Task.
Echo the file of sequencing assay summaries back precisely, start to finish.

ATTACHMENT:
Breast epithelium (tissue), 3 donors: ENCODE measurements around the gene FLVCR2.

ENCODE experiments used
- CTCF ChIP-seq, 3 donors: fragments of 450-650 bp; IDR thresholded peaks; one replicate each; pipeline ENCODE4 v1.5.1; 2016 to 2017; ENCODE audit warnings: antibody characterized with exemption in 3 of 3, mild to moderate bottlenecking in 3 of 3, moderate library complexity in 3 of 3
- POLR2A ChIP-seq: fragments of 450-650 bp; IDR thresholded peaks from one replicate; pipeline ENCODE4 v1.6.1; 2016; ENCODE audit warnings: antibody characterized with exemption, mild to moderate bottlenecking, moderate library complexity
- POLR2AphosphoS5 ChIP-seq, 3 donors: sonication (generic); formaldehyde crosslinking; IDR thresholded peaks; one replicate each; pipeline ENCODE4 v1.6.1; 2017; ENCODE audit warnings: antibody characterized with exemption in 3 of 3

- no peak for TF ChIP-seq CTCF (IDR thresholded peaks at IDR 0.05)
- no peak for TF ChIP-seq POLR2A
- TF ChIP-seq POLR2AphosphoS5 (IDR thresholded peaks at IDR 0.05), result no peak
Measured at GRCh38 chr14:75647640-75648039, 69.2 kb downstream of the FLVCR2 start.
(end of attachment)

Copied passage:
Breast epithelium (tissue), 3 donors: ENCODE measurements around the gene FLVCR2.

ENCODE experiments used
- CTCF ChIP-seq, 3 donors: fragments of 450-650 bp; IDR thresholded peaks; one replicate each; pipeline ENCODE4 v1.5.1; 2016 to 2017; ENCODE audit warnings: antibody characterized with exemption in 3 of 3, mild to moderate bottlenecking in 3 of 3, moderate library complexity in 3 of 3
- POLR2A ChIP-seq: fragments of 450-650 bp; IDR thresholded peaks from one replicate; pipeline ENCODE4 v1.6.1; 2016; ENCODE audit warnings: antibody characterized with exemption, mild to moderate bottlenecking, moderate library complexity
- POLR2AphosphoS5 ChIP-seq, 3 donors: sonication (generic); formaldehyde crosslinking; IDR thresholded peaks; one replicate each; pipeline ENCODE4 v1.6.1; 2017; ENCODE audit warnings: antibody characterized with exemption in 3 of 3

- no peak for TF ChIP-seq CTCF (IDR thresholded peaks at IDR 0.05)
- no peak for TF ChIP-seq POLR2A
- TF ChIP-seq POLR2AphosphoS5 (IDR thresholded peaks at IDR 0.05), result no peak
Measured at GRCh38 chr14:75647640-75648039, 69.2 kb downstream of the FLVCR2 start.